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# Prove an integral identity for even integer powers of cosine

For any prove that

Proof. We make the substitution

Then, evaluating the integral

# Prove another identity of the integral of some trig functions

1. Prove the following identity:

2. Using part (a) deduce the formula

1. Proof. Following the hint, we make the substitution

So we then have

Here, we change the the name of the variable of integration from to . (We can always rename the variable of integration since integrating is the same as integrating , for example.) So this means we have

2. Now to deduce the requested formula, first we use the trig identity , which implies , to rewrite the integral

Then, using the formula we established in part (a) we have

Now, we use the substitution method, letting

So we obtain,

The last equality follows since so that this is an even function. Hence (by a previous exercise) the integral from -1 to 1 is twice the integral from 0 to

# Prove an identity for integrals of trig functions

For prove

Proof. First it will help if we simplify the integral:

Then we use the method of substitution, letting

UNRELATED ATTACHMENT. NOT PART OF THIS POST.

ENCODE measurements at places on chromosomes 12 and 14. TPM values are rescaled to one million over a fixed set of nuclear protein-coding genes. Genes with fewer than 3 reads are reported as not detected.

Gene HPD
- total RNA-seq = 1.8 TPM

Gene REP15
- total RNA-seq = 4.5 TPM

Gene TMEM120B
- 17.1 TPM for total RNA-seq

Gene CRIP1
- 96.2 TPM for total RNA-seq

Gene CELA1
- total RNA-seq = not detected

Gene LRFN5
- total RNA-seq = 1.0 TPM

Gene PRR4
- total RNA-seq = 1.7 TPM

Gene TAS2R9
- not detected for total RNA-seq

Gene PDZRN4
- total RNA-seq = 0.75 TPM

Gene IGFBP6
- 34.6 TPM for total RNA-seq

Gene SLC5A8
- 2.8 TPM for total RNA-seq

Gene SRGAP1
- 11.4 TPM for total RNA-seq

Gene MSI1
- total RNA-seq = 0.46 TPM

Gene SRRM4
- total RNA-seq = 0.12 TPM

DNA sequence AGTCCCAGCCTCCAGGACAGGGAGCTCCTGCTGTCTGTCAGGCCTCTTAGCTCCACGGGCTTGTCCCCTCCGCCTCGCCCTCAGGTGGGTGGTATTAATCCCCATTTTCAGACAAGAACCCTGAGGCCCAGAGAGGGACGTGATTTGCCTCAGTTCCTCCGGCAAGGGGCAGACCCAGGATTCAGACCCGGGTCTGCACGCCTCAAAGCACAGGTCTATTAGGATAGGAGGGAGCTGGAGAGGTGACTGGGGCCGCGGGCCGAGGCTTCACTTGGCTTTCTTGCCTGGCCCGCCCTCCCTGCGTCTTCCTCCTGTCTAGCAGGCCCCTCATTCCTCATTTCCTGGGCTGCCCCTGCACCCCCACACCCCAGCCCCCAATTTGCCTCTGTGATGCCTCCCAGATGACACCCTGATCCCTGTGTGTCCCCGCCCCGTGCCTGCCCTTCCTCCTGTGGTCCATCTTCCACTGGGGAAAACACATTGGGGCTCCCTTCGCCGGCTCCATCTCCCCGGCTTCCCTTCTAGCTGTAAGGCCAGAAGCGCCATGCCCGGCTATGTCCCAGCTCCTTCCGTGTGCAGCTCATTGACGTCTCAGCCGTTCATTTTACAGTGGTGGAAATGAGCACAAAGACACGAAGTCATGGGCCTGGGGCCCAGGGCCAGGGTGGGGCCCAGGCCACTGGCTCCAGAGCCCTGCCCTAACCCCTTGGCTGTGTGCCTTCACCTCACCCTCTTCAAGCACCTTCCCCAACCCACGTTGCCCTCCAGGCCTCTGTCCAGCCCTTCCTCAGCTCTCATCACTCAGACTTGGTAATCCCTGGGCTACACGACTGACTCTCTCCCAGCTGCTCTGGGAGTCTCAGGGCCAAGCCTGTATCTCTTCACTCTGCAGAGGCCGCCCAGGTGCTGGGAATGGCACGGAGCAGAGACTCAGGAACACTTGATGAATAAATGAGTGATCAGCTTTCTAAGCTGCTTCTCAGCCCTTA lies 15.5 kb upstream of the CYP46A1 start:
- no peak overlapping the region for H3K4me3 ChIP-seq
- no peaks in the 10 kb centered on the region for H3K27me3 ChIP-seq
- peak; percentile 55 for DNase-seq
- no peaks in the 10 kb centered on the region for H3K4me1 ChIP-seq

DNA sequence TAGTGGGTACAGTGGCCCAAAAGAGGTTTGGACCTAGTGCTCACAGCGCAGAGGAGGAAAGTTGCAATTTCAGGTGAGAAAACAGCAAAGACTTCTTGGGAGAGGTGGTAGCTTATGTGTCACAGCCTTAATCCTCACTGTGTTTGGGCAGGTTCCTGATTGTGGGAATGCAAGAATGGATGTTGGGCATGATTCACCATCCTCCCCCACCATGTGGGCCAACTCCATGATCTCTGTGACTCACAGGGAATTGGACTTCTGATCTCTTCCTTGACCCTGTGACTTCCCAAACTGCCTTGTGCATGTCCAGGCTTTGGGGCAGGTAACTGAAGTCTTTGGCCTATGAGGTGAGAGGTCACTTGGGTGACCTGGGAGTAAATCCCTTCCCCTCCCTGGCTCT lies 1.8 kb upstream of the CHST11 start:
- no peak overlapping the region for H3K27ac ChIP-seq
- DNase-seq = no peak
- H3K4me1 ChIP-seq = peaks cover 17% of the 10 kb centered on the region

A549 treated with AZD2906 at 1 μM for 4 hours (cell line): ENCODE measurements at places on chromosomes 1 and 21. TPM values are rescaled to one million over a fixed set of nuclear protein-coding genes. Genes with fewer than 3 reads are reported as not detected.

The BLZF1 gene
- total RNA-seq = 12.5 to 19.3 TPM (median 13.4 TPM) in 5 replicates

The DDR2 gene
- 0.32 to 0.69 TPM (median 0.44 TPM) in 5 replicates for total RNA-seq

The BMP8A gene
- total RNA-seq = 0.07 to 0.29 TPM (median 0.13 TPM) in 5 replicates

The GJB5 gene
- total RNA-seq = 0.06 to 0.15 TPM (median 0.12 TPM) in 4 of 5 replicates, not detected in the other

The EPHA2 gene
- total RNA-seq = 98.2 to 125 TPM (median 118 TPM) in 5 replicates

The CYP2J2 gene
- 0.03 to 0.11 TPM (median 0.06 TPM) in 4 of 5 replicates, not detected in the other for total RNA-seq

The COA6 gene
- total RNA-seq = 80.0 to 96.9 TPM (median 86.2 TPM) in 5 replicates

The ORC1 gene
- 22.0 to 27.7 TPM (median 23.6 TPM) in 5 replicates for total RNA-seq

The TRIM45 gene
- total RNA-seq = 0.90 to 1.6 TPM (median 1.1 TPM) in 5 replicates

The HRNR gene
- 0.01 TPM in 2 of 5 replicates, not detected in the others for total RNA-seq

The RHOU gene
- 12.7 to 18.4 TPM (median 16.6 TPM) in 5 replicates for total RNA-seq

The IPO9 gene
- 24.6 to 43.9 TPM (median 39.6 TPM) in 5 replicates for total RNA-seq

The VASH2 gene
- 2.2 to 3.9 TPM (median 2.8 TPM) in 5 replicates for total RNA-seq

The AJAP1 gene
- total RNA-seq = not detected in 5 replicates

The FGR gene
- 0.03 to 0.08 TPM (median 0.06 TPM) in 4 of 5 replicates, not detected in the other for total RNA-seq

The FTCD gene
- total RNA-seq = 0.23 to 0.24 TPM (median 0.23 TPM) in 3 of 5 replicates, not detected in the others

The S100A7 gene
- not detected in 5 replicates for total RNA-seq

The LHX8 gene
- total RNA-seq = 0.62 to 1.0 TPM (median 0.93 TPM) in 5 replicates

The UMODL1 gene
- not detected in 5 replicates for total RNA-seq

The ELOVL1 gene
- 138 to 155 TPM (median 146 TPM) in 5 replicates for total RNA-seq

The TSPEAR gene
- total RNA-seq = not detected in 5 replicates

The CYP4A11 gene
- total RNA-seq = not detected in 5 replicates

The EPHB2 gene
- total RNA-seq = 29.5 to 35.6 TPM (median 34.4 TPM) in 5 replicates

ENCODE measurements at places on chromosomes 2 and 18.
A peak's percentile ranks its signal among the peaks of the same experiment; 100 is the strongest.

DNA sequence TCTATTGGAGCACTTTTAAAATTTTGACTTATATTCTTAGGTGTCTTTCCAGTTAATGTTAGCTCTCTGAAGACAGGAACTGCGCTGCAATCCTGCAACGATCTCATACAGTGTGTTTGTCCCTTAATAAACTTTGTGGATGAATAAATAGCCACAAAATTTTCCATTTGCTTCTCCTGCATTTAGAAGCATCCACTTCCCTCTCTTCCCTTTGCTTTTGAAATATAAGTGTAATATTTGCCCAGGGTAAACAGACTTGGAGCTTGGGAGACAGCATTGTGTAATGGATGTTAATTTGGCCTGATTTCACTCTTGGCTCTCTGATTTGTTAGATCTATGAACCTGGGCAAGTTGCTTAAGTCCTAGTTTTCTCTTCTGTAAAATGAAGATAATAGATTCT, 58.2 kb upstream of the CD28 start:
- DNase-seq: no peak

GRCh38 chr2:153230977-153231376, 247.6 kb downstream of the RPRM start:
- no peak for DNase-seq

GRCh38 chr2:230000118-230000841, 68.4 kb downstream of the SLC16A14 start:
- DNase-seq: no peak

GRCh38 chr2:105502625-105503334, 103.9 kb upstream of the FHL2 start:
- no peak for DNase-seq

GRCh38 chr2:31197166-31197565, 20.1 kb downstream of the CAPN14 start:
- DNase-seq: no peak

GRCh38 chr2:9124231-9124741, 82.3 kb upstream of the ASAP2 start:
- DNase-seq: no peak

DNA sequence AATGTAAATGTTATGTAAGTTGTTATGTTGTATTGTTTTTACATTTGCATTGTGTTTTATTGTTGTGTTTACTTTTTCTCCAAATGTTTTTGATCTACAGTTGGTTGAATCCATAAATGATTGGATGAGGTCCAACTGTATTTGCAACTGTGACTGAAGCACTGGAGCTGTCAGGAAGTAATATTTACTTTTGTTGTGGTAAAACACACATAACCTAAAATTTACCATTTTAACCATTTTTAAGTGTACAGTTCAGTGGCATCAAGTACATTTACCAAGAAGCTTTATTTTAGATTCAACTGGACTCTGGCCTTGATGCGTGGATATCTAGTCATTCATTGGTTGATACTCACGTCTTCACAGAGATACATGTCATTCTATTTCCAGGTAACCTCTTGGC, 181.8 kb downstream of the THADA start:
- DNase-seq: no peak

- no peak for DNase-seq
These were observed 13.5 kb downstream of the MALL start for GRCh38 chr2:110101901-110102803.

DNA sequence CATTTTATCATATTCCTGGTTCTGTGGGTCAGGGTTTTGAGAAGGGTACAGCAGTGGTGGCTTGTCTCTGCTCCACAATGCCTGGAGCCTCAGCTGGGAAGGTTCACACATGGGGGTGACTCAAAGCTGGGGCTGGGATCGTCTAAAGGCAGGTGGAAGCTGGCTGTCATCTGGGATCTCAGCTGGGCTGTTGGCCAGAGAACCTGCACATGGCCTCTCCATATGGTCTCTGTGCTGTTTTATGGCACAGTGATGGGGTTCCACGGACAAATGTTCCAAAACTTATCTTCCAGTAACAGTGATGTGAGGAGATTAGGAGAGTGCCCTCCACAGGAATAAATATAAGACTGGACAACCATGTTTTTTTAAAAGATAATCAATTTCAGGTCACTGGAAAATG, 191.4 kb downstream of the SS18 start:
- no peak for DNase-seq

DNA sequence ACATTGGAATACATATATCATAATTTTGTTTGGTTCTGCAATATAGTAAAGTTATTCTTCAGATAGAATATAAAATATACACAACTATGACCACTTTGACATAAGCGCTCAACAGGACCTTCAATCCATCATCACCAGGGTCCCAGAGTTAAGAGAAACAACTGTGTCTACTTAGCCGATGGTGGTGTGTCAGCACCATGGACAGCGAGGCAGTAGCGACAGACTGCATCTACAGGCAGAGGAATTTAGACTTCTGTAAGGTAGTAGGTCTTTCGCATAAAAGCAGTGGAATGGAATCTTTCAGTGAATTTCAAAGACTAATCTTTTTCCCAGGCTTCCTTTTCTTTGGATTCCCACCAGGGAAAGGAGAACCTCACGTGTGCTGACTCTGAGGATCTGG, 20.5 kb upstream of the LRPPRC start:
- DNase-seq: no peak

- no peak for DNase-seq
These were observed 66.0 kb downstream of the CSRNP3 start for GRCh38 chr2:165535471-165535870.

So we have,

# Prove an identity of integral equations

For positive integers prove

Proof. Let

Then,

# Prove the validity of a given integral transform

Prove that

Let

These equations imply,

Therefore, substituting for we have,

The final step follows since we can rename the variable of integration (since since all we’ve done is rename the variable)

# Evaluate a given integral equation

Define

with positive integers and a real number. Show that

Proof. Let

Then,

# Prove expansion/contraction and translation invariance of interval of integration using method of substitution

Use the method of substitution to prove invariance under translation (Theorem 1.18 on page 81 of Apostol) and to prove expansion or contraction of the interval of integration (Theorem 1.19 on page 81 of Apostol).

Theorem: (Invariance Under Translation) For a function f integrable on an interval [a,b] and for every we have

Proof. If is a primitive of , then

Let

So,

Hence, we indeed have

Theorem: (Expansion or Contraction of the Interval of Integration) For a function f integrable on an interval [a,b] and for every with ,

Proof. Let

Then we have

Thus, we indeed have

# Evaluate the integral using substitution

Use the method of substitution to evaluate the following integral:

Let’s simplify the integral some,

Now, let

So, we can evaluate,

# Evaluate the integral using substitution

Use the method of substitution to evaluate the following integral:

First, let’s simplify the integral some

Now, let

Then, we can evaluate the integral

# Evaluate the integral using substitution

Use the method of substitution to evaluate the following integral:

Let

Then, we can evaluate the integral,